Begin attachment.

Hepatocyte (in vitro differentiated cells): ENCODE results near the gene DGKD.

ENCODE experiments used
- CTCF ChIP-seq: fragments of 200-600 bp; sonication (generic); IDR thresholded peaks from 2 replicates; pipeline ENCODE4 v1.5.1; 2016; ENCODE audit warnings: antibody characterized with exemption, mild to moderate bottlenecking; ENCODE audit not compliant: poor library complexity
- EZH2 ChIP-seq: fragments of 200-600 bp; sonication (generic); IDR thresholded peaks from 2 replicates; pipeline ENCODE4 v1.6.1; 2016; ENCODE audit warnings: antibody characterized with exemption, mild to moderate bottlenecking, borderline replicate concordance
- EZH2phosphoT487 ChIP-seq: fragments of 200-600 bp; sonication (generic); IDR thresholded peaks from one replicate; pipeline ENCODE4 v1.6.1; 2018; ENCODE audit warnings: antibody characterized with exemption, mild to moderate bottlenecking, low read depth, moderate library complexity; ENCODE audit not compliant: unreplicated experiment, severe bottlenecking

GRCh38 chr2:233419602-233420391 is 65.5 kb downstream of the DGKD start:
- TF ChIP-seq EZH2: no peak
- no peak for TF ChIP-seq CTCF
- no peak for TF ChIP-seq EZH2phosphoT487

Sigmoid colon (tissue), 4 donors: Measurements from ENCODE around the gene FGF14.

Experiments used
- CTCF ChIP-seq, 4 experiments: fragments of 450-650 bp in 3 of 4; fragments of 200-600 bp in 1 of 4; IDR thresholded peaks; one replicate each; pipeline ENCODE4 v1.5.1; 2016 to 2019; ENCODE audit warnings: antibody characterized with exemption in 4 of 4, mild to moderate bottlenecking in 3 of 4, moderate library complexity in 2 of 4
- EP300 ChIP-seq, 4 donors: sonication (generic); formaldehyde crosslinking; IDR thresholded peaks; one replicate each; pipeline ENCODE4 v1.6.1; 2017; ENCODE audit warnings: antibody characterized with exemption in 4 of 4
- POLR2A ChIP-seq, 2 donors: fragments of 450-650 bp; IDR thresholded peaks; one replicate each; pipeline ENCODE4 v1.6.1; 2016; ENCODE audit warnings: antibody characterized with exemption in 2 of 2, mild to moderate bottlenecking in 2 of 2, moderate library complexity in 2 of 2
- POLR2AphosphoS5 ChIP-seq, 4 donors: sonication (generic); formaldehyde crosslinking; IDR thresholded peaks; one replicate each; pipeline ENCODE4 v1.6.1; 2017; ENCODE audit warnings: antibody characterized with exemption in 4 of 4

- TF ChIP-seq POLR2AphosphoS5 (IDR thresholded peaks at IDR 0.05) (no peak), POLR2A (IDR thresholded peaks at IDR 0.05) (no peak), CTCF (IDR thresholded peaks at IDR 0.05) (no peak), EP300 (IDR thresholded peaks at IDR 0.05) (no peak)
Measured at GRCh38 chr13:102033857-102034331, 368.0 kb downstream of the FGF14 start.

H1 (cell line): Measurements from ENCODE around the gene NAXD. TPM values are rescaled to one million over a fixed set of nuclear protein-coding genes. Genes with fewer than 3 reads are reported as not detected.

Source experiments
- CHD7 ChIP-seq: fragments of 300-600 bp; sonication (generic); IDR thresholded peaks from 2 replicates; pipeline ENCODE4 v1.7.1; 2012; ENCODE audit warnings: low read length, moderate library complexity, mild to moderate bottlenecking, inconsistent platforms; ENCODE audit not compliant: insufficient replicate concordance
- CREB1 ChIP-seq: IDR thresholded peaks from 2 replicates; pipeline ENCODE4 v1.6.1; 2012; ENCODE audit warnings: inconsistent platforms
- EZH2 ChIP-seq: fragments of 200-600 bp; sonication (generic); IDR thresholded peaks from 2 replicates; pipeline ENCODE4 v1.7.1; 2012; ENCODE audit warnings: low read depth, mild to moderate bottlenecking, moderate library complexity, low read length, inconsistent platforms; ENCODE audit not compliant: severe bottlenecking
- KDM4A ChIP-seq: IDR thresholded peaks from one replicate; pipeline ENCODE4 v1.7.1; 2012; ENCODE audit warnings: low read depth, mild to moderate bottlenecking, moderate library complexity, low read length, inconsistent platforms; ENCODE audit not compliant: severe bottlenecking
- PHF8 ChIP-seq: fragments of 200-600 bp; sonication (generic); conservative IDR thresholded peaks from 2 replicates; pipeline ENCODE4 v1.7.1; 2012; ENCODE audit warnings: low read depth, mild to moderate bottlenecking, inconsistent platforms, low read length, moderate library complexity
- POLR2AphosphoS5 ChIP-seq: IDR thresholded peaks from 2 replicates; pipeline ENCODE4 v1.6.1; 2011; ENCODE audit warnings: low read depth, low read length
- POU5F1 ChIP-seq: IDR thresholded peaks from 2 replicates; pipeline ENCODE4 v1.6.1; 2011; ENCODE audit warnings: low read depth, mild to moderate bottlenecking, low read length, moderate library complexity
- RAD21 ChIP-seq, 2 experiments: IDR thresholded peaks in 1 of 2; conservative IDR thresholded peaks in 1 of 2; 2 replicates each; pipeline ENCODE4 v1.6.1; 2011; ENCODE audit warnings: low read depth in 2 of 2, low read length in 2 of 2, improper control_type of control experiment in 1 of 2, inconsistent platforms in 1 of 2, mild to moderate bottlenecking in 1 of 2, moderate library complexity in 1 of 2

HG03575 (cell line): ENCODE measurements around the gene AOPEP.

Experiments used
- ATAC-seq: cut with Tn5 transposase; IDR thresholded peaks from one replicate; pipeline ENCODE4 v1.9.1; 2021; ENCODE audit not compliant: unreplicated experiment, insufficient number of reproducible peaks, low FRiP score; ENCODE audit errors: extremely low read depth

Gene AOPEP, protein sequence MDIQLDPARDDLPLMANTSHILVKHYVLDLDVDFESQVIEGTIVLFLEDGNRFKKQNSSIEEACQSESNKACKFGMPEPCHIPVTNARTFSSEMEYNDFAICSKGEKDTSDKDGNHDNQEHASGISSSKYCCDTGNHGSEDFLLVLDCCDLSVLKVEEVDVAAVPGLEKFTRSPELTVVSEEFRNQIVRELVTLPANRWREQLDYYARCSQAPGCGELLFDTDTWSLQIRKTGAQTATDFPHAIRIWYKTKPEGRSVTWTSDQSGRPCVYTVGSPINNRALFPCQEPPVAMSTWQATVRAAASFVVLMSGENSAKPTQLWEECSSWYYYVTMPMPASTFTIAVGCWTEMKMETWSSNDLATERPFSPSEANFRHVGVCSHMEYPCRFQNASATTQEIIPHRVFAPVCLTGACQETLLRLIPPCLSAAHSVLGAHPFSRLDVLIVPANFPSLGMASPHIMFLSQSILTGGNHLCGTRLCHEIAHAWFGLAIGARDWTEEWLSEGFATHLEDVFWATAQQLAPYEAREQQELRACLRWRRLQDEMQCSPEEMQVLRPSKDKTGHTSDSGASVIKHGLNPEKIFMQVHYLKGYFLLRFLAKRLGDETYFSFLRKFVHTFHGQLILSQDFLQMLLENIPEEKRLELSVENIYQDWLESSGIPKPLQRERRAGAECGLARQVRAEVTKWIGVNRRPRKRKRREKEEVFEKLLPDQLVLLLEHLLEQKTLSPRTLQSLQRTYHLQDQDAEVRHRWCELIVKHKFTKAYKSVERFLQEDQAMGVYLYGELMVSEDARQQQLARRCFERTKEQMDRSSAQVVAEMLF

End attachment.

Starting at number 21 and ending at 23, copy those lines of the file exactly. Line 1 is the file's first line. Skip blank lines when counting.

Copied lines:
- CREB1 ChIP-seq: IDR thresholded peaks from 2 replicates; pipeline ENCODE4 v1.6.1; 2012; ENCODE audit warnings: inconsistent platforms
- EZH2 ChIP-seq: fragments of 200-600 bp; sonication (generic); IDR thresholded peaks from 2 replicates; pipeline ENCODE4 v1.7.1; 2012; ENCODE audit warnings: low read depth, mild to moderate bottlenecking, moderate library complexity, low read length, inconsistent platforms; ENCODE audit not compliant: severe bottlenecking
- KDM4A ChIP-seq: IDR thresholded peaks from one replicate; pipeline ENCODE4 v1.7.1; 2012; ENCODE audit warnings: low read depth, mild to moderate bottlenecking, moderate library complexity, low read length, inconsistent platforms; ENCODE audit not compliant: severe bottlenecking